expelled more than 500,000 people, thus effectively Nations and the United States imposed with respect to

depopulating the rural areas of Iraqi Kurdistan; Iraq, and is consistent with the national interest, the

"(6) Iraq has blatantly violated international law President may prohibit, for such a period of time as he

by initiating use of chemical weapons in the Iranconsiders appropriate, the importation into the United

Iraq war; States of any or all products of any foreign country

"(7) Iraq has also violated international law by that has not prohibited

using chemical weapons against its own Kurdish citi. "(1) the importation of products of Iraq into its zens, resulting in tens of thousands of deaths and customs territory, and

more than 65,000 refugees; "(2) the export of its products to Iraq.

“(8) Iraq continues to expand its chemical weapons

capability, and President Saddam Hussein has "SEC. 586E. PENALTIES FOR VIOLATIONS OF threatened to use chemical weapons against other EMBARGO.

nations; “Notwithstanding section 206 of the International “(9) persuasive evidence exists that Iraq is developEmergency Economic Powers Act (50 U.S.C. 1705) and ing biological weapons in violation of international section 5(b) of the United Nations Participation Act of law; 1945 (22 U.S.C. 287c(b))

"(10) there are strong indications that Iraq has (1) a civil penalty of not to exceed $250,000 may taken steps to produce nuclear weapons and has atbe imposed on any person who, after the date of en- tempted to smuggle from the United States, in violaactment of this Act (Nov. 5, 1990), violates or evades tion of United States law, components for triggering or attempts to violate or evade Executive Order devices used in nuclear warheads whose manufacNumbered 12722, 12723, 12724, or 12725 (set out ture would contravene the Treaty on the Non-Prolifbelow) or any license, order, or regulation issued eration of Nuclear Weapons, to which Iraq is a under any such Executive order; and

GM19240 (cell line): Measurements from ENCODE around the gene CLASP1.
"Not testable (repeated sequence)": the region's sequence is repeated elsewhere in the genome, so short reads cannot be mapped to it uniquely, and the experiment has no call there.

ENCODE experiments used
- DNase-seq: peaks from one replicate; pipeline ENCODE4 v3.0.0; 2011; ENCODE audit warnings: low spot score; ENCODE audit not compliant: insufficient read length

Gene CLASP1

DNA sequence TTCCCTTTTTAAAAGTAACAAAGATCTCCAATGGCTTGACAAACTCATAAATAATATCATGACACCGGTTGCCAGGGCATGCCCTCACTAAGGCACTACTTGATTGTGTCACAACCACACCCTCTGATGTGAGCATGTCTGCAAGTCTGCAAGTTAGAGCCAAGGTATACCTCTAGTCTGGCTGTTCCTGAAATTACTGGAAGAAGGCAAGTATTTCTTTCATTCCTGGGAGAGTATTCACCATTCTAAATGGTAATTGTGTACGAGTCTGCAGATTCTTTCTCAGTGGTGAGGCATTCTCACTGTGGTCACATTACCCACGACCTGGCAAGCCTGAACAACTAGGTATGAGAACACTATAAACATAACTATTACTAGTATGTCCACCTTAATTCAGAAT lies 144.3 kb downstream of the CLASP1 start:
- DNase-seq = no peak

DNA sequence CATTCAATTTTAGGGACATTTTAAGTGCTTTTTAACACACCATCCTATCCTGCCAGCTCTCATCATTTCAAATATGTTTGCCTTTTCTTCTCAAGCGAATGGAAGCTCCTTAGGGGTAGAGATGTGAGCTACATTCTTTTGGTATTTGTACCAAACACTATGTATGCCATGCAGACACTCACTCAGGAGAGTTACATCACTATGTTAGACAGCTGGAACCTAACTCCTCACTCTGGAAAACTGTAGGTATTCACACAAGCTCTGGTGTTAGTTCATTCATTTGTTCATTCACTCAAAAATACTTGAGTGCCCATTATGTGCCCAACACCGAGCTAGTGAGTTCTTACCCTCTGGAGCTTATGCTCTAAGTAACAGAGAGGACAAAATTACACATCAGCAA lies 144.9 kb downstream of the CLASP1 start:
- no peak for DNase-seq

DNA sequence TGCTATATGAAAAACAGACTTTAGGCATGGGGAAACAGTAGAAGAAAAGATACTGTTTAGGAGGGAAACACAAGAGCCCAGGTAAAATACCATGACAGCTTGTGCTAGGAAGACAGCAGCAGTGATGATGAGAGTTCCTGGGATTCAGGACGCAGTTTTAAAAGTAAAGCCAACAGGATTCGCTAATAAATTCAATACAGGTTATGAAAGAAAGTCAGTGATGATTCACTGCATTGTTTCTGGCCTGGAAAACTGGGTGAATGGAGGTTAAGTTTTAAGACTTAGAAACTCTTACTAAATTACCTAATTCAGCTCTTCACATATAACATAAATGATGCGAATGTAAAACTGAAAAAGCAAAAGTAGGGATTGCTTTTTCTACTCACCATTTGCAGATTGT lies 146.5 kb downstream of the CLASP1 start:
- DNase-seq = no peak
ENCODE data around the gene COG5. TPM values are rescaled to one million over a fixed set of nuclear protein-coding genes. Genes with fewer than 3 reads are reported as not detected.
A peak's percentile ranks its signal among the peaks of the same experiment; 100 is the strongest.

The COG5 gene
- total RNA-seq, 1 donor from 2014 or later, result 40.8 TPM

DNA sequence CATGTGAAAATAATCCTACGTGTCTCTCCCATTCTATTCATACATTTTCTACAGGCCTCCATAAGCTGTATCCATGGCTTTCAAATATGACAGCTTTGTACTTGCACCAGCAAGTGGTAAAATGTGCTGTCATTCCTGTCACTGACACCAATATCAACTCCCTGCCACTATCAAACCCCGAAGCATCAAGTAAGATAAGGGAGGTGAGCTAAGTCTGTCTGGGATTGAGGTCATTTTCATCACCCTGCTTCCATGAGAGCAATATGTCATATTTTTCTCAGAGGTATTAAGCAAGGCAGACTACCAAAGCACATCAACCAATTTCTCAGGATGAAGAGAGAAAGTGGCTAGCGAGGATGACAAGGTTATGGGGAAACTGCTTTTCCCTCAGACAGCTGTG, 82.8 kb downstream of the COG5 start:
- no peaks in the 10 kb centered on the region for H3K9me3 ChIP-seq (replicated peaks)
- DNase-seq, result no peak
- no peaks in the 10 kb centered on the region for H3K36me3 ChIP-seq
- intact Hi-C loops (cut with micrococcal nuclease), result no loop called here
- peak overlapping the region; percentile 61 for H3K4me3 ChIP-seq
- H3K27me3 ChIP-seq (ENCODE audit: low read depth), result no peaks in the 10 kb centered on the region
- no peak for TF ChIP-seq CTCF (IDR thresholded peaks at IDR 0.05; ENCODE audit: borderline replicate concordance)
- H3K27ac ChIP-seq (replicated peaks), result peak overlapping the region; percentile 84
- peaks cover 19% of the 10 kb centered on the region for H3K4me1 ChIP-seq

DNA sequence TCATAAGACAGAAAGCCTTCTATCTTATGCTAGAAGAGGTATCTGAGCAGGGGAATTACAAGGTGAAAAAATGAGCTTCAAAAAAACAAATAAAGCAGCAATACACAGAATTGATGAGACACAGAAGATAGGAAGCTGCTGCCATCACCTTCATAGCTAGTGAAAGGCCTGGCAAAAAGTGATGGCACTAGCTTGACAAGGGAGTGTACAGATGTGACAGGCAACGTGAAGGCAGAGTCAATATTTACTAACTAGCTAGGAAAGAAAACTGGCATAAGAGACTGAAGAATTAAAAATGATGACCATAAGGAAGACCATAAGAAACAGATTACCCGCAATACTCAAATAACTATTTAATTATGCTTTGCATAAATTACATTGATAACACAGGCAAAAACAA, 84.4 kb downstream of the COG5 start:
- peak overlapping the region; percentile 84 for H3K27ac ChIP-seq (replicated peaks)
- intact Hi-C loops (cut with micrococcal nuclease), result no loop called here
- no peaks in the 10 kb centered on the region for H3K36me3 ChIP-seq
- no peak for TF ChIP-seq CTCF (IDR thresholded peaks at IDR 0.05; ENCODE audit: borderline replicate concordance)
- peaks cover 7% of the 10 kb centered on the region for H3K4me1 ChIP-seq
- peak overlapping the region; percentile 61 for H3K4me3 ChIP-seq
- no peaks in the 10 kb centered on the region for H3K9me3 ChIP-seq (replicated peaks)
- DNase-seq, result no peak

party; and “(2) whoever, after the date of enactment of this "(11) Iraqi President Saddam Hussein has threatAct, willfully violates or evades or attempts to vio- ened to use terrorism against other nations in violalate or evade Executive Order Numbered 12722, tion of international law and has increased Iraq's 12723, 12724, or 12725 or any license, order, or regu- support for the Palestine Liberation Organization lation issued under any such Executive order

and other Palestinian groups that have conducted (A) shall, upon conviction, be fined not more terrorist acts. than $1,000,000, if a person other than a natural "(b) HUMAN RIGHTS VIOLATIONS.—The Congress deperson; or

termines that the Government of Iraq is engaged in a "(B) if a natural person, shall, upon conviction, consistent pattern of gross violations of internationalbe fined not more than $1,000,000, be imprisoned ly recognized human rights. All provisions of law that for not more than 12 years, or both.

impose sanctions against a country whose government Any officer, director, or agent of any corporation who is engaged in a consistent pattern of gross violations of knowingly participates in a violation, evasion, or at- internationally recognized human rights shall be fully tempt described in paragraph (2) may be punished by enforced against Iraq. imposition of the fine or imprisonment (or both) speci- "(c) SUPPORT FOR INTERNATIONAL TERRORISM.--(1) fied in subparagraph (B) of that paragraph.

The Congress determines that Iraq is a country which